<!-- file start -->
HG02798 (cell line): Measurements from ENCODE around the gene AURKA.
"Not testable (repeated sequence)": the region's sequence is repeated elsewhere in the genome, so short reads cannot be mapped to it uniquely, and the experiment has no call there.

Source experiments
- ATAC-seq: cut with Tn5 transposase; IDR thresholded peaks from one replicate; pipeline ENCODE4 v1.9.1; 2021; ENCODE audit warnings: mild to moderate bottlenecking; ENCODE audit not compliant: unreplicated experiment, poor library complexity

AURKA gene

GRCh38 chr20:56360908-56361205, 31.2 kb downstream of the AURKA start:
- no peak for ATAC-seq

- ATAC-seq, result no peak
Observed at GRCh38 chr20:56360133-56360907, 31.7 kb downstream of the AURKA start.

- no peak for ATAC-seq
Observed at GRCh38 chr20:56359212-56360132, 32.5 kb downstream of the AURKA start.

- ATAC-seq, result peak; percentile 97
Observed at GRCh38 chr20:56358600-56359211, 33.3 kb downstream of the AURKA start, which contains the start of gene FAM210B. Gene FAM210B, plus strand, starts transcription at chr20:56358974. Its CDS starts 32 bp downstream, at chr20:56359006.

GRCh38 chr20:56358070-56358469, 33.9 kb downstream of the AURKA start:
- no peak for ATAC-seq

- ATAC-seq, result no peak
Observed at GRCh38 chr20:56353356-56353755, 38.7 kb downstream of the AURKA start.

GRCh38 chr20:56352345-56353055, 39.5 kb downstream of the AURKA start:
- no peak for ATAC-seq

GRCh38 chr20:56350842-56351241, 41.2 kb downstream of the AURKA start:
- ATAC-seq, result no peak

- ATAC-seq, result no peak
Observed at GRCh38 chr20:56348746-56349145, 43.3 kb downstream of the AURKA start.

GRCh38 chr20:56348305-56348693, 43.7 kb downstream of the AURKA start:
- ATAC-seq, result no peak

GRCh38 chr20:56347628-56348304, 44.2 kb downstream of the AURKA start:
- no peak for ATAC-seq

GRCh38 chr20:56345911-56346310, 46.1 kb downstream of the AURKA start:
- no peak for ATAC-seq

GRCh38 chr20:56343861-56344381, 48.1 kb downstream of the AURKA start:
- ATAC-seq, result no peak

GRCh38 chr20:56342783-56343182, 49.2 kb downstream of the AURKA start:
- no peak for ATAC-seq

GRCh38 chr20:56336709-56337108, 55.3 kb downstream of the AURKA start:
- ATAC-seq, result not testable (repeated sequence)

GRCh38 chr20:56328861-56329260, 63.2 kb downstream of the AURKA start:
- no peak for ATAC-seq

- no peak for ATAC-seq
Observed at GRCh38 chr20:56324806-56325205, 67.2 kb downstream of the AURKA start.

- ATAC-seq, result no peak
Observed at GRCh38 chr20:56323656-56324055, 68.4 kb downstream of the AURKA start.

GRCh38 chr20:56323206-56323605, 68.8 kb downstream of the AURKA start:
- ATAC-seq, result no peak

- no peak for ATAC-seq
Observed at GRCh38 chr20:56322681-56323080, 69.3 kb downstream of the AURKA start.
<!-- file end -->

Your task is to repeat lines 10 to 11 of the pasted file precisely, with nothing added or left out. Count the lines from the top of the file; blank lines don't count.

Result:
- no peak for ATAC-seq
Observed at GRCh38 chr20:56359212-56360132, 32.5 kb downstream of the AURKA start.